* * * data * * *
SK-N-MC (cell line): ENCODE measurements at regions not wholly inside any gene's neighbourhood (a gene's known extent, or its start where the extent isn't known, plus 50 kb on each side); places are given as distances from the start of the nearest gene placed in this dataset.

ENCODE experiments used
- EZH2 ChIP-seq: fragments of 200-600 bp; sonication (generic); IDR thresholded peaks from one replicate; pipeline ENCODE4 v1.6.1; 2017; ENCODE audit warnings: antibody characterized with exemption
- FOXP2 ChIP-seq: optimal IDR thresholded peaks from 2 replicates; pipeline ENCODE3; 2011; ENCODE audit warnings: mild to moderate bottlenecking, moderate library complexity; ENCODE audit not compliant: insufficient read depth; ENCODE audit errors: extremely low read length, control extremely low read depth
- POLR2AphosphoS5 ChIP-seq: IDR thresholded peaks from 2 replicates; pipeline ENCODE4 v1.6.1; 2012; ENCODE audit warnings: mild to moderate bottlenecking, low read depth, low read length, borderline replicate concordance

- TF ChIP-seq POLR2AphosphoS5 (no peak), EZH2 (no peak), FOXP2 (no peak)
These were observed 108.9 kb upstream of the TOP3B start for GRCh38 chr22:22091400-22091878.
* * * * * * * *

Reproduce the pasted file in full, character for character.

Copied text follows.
SK-N-MC (cell line): ENCODE measurements at regions not wholly inside any gene's neighbourhood (a gene's known extent, or its start where the extent isn't known, plus 50 kb on each side); places are given as distances from the start of the nearest gene placed in this dataset.

ENCODE experiments used
- EZH2 ChIP-seq: fragments of 200-600 bp; sonication (generic); IDR thresholded peaks from one replicate; pipeline ENCODE4 v1.6.1; 2017; ENCODE audit warnings: antibody characterized with exemption
- FOXP2 ChIP-seq: optimal IDR thresholded peaks from 2 replicates; pipeline ENCODE3; 2011; ENCODE audit warnings: mild to moderate bottlenecking, moderate library complexity; ENCODE audit not compliant: insufficient read depth; ENCODE audit errors: extremely low read length, control extremely low read depth
- POLR2AphosphoS5 ChIP-seq: IDR thresholded peaks from 2 replicates; pipeline ENCODE4 v1.6.1; 2012; ENCODE audit warnings: mild to moderate bottlenecking, low read depth, low read length, borderline replicate concordance

- TF ChIP-seq POLR2AphosphoS5 (no peak), EZH2 (no peak), FOXP2 (no peak)
These were observed 108.9 kb upstream of the TOP3B start for GRCh38 chr22:22091400-22091878.